Allusion: A reference to something or someone often literary. For instance, if you were trying to instill confidence in a friend and said, “Use the force,” that would be an allusion to Stars Wars. The verb form of allusion is to allude. : Allusion: A reference to something or someone often literary. For instance, if you were trying to instill confidence in a friend and said, “Use the force,” that would be an allusion to Stars Wars. The verb form of allusion is to allude. Assonance The repetition of vowel sounds as in “Days wane away.” : Assonance The repetition of vowel sounds as in “Days wane away.” Blank verse: Unrhymed lines of poetry usually in iambic pentameter. Plenty of modern poetry is written in blank verse. : Blank verse: Unrhymed lines of poetry usually in iambic pentameter. Plenty of modern poetry is written in blank verse. Couplets: A pair of rhyming lines in a poem often set off from the rest of the poem. Shakespeare’s sonnets all end in couplets. : Couplets: A pair of rhyming lines in a poem often set off from the rest of the poem. Shakespeare’s sonnets all end in couplets. Elegy: A poem mourning the dead. : Elegy: A poem mourning the dead. End rhyme: Rhyming words that are at the ends of their respective lines—what we typically think of as normal rhyme. : End rhyme: Rhyming words that are at the ends of their respective lines—what we typically think of as normal rhyme. Epic: A long poem narrating the adventures of a heroic figure—for example, Homer’s The Odyssey. : Epic: A long poem narrating the adventures of a heroic figure—for example, Homer’s The Odyssey . Figurative Language (a.k.a figures of speech): Figurative Language (a.k.a figures of speech) The intentional departure from the normal usage of words Writers use figures of speech to help readers visualize what is happening in their stories and/or poems. Figures of speech include metaphors, similes, and personification. IMAGERY: IMAGERY The “word pictures” that writers create to help evoke an emotional response. Writers use sensory details , or descriptions that appeal to one or more of the five senses: sight, hearing, touch, taste, and smell. Metaphor : Metaphor Comparing two unlike things saying that one thing literally is something else Her positive attitude was a refreshing rain which rejuvenated everyone in her presence. She lifted her concrete hands as she wearily finished the task. Onomatopoeia: Onomatopoeia The use of words whose sounds imitate their meaning Drip, gurgle, bang, buzz, honk Snap, crackle, pop, thud, sizzle Simile: A comparison that uses “like” or “as” For example, “I’m as hungry as a wolf,” or “My love is like a rose.” : Simile: A comparison that uses “like” or “as” For example, “I’m as hungry as a wolf,” or “My love is like a rose.” Symbolism: The use of one things to represent another. For example, a dove is a symbol of peace. : Symbolism: The use of one things to represent another. For example, a dove is a symbol of peace. Tone: The author’s attitude toward his or her subject. For example, a tone could be pessimistic, optimistic, or angry. : Tone: The author’s attitude toward his or her subject. For example, a tone could be pessimistic, optimistic, or angry. Quatrain: A four-line stanza. : Quatrain: A four-line stanza. Sonnet: A fourteen-line poem written iambic pentameter. Different kinds of sonnets have different rhyme schemes. : Sonnet: A fourteen-line poem written iambic pentameter. Different kinds of sonnets have different rhyme schemes. Stanza: A section of poetry separated from the sections before and after it; a verse “paragraph.” : Stanza: A section of poetry separated from the sections before and after it; a verse “paragraph.” Meter: The pattern of stressed and unstressed syllables in the lines of a poem. : Meter: The pattern of stressed and unstressed syllables in the lines of a poem. Imagery: Imagery Patterns in a literary work that create an image (or images) in a reader’s mind; (2) Language that appeals to the five senses Example:: Example: Andrew Marvell’s “To His Coy Mistress” But at my back I always hear   Time's wingèd chariot hurrying near;   And yonder all before us lie   Deserts of vast eternity.   Thy beauty shall no more be found,    Nor, in thy marble vault, shall sound   My echoing song: then worms shall try   That long preserved virginity,   And your quaint honor turn to dust,   And into ashes all my lust:    The grave's a fine and private place,   But none, I think, do there embrace.   Time's     Deserts eternity.     marble vault   worms   preserved   dust  ashes    grave’s   Iambic pentameter: Ten-syllable lines in which every other syllable is stressed. For example: “With eyes like stars upon the brave night air.” : Iambic pentameter: Ten-syllable lines in which every other syllable is stressed. For example: “With eyes like stars upon the brave night air.” Quatrain: A four-line stanza. : Quatrain: A four-line stanza. Stanza: A section of poetry separated from the sections before and after it; a verse “paragraph.” : Stanza: A section of poetry separated from the sections before and after it; a verse “paragraph.” Free Verse: Poetry with no set meter (rhythm) or rhyme scheme. : Free Verse: Poetry with no set meter (rhythm) or rhyme scheme. End rhyme: Rhyming words that are at the ends of their respective lines—what we typically think of as normal rhyme. : End rhyme: Rhyming words that are at the ends of their respective lines—what we typically think of as normal rhyme. Lyric: A type of poetry that expresses the poet’s emotions. It often tells some sort of brief story, engaging the reading in the experience. : Lyric: A type of poetry that expresses the poet’s emotions. It often tells some sort of brief story, engaging the reading in the experience. Iambic pentameter: Ten-syllable lines in which every other syllable is stressed. For example: “With eyes like stars upon the brave night air.” : Iambic pentameter: Ten-syllable lines in which every other syllable is stressed. For example: “With eyes like stars upon the brave night air.” Internal rhyme: A rhyme that occurs within one line such as “He’s King of the Swing.” : Internal rhyme: A rhyme that occurs within one line such as “He’s King of the Swing.” Sonnet: A fourteen-line poem written iambic pentameter. Different kinds of sonnets have different rhyme schemes. : Sonnet: A fourteen-line poem written iambic pentameter. Different kinds of sonnets have different rhyme schemes. Blank verse: Unrhymed lines of poetry usually in iambic pentameter. Plenty of modern poetry is written in blank verse. : Blank verse: Unrhymed lines of poetry usually in iambic pentameter. Plenty of modern poetry is written in blank verse. Epic: A long poem narrating the adventures of a heroic figure—for example, Homer’s The Odyssey. : Epic: A long poem narrating the adventures of a heroic figure—for example, Homer’s The Odyssey .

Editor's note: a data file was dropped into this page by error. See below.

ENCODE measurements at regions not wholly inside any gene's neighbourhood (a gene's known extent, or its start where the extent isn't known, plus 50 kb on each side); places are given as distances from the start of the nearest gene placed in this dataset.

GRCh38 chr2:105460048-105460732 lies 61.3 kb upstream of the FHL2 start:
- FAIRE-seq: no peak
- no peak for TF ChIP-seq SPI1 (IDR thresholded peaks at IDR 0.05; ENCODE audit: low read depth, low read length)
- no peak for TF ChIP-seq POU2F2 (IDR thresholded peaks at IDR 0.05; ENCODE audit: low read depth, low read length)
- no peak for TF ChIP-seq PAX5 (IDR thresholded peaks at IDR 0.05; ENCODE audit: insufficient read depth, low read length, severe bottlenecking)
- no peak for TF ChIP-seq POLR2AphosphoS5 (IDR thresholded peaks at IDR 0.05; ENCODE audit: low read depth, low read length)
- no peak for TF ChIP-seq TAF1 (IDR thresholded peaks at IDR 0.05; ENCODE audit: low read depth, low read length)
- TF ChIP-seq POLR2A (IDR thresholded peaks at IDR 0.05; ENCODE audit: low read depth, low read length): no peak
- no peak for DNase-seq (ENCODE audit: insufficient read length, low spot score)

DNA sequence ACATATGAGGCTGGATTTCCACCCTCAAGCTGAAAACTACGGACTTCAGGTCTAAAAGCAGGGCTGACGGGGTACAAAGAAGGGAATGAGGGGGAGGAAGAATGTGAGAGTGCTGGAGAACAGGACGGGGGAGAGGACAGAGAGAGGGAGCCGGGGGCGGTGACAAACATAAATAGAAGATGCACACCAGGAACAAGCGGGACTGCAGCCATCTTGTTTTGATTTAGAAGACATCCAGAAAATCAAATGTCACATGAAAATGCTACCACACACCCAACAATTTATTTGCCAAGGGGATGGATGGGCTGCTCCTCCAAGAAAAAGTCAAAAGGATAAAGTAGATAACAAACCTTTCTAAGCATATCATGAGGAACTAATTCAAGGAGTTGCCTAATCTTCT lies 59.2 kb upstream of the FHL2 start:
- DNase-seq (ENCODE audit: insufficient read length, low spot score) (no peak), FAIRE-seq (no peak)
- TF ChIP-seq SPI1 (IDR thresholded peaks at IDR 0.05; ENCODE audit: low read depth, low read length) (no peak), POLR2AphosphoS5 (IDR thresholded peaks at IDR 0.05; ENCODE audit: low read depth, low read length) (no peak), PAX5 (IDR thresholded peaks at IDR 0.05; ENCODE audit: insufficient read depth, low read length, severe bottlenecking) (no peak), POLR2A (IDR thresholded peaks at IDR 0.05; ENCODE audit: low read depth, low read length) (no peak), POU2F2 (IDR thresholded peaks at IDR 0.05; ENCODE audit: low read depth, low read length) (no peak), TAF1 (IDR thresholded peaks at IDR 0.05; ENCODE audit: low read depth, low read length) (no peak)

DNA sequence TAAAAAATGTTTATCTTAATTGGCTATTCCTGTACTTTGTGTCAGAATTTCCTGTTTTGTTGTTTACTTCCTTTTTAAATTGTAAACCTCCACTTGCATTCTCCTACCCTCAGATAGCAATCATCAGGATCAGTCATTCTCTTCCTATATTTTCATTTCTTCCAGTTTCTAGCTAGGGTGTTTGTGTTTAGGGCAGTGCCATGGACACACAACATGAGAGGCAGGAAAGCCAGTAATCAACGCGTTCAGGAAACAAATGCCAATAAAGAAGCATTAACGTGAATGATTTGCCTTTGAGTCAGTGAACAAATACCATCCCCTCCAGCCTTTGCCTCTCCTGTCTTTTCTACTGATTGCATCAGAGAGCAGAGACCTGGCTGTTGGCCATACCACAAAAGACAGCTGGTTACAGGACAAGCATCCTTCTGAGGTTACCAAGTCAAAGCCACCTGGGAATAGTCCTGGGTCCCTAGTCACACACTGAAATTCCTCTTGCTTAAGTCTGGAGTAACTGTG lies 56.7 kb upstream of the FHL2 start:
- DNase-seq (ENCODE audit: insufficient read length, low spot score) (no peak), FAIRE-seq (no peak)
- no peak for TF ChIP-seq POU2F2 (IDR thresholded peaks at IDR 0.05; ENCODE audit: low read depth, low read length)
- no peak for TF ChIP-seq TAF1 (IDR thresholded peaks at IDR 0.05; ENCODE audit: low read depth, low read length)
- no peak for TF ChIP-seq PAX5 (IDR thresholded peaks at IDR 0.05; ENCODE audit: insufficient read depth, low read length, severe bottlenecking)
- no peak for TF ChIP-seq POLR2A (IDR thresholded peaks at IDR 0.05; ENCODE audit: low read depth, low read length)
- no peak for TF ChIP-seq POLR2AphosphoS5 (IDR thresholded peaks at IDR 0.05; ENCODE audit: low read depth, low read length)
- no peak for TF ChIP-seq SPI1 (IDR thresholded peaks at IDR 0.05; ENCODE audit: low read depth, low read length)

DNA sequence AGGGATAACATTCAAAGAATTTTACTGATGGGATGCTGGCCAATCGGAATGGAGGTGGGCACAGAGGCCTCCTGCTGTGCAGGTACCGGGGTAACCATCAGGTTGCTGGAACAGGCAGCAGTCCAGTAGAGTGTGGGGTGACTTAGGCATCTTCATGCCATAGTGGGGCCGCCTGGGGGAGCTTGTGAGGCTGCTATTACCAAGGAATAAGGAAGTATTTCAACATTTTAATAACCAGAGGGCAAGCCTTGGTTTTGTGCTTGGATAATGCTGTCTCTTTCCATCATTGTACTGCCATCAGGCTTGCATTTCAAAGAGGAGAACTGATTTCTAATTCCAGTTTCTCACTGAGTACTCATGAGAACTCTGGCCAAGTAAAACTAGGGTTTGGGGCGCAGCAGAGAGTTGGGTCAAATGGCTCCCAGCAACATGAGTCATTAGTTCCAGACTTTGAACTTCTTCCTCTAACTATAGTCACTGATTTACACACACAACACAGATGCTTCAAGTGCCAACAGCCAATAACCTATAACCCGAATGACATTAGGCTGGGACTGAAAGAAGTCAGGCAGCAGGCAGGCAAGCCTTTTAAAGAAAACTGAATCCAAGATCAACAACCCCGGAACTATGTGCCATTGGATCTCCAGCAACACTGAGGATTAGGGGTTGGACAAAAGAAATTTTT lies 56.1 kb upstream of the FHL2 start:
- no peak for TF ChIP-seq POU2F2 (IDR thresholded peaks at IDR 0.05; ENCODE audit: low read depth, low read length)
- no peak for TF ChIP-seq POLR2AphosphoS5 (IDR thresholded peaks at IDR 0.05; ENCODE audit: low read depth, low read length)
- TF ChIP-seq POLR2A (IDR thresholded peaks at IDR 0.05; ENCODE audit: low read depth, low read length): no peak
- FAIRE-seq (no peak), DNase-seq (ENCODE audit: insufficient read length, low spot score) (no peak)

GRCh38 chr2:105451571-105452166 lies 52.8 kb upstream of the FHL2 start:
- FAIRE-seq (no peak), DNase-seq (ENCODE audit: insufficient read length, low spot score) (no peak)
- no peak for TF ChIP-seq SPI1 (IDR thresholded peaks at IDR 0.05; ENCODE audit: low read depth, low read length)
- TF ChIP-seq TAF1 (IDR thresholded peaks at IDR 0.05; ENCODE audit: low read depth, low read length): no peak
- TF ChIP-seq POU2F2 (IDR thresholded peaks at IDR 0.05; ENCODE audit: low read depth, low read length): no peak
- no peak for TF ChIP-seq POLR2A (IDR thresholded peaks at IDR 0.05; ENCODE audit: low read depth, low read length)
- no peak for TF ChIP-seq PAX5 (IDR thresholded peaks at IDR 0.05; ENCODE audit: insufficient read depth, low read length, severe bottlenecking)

Add a comment